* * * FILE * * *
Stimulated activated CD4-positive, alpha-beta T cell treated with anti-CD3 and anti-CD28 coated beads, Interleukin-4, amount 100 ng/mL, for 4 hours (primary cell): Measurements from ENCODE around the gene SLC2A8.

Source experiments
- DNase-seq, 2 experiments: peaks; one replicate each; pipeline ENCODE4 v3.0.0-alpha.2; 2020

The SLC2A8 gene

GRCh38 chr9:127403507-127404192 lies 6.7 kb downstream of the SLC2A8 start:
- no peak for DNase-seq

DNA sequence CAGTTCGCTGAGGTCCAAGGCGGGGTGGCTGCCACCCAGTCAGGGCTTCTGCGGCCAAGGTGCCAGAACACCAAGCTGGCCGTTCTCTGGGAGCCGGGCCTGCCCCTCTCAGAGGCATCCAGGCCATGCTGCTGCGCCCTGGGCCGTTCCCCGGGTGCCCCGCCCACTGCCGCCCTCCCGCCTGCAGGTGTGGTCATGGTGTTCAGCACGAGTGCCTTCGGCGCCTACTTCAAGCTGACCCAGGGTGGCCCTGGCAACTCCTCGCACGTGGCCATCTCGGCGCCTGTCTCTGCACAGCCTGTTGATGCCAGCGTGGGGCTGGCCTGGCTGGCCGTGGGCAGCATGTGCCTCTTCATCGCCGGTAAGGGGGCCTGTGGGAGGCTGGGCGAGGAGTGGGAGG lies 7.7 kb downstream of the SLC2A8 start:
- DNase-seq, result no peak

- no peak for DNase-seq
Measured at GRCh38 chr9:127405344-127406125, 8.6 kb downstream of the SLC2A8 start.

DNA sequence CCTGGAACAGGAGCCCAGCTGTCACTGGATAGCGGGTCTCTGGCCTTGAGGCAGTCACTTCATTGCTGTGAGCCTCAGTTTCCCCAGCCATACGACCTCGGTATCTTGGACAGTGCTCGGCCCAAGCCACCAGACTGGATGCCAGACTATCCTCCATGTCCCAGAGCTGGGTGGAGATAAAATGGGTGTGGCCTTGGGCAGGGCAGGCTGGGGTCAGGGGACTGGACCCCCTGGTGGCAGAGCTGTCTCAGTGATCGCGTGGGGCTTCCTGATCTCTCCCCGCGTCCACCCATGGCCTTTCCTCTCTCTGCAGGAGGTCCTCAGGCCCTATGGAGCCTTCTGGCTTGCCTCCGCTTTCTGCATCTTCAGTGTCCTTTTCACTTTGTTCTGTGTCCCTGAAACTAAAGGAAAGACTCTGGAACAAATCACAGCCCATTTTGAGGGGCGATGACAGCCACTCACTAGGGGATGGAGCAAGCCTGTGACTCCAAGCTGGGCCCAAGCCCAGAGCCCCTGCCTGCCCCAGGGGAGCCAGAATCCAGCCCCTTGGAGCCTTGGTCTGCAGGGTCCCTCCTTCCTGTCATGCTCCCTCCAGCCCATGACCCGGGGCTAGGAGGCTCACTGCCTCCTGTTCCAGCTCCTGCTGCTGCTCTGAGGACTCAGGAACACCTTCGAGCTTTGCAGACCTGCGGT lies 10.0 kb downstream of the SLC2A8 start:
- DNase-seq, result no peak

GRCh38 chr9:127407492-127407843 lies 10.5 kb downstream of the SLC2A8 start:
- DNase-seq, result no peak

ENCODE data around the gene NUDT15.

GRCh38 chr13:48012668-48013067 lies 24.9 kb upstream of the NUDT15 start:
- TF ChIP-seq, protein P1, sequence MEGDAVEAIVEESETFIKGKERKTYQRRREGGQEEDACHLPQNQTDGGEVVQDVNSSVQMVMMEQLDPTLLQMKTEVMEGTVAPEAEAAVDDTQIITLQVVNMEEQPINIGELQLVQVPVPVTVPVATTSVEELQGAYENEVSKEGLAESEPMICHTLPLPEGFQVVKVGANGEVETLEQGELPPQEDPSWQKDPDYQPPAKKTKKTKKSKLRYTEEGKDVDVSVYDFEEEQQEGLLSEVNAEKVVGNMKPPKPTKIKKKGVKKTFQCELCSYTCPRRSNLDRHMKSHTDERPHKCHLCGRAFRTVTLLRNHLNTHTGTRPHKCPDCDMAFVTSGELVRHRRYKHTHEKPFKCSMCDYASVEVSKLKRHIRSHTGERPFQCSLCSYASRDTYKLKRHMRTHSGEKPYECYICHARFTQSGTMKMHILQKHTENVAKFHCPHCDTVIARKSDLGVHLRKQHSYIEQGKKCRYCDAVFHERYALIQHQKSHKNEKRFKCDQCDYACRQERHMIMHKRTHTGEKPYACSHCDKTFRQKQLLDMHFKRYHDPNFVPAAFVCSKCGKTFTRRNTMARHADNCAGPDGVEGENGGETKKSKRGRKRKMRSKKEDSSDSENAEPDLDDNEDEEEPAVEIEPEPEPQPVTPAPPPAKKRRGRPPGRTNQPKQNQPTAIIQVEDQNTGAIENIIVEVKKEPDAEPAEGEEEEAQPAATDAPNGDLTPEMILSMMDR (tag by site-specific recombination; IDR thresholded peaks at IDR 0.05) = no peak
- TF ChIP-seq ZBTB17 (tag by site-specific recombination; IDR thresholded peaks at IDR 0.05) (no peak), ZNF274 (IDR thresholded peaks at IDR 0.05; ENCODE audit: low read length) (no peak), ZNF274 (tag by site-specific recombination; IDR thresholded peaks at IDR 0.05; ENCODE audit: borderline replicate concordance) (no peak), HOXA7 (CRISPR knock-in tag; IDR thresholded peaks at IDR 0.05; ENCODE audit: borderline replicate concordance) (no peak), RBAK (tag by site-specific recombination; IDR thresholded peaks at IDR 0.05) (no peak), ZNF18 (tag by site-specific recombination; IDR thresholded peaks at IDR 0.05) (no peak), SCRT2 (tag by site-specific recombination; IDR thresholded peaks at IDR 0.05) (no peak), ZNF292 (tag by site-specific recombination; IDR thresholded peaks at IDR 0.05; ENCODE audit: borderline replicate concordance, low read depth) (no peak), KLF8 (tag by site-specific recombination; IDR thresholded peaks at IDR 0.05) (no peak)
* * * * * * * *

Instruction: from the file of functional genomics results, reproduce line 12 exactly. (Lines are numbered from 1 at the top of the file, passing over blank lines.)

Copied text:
- DNase-seq, result no peak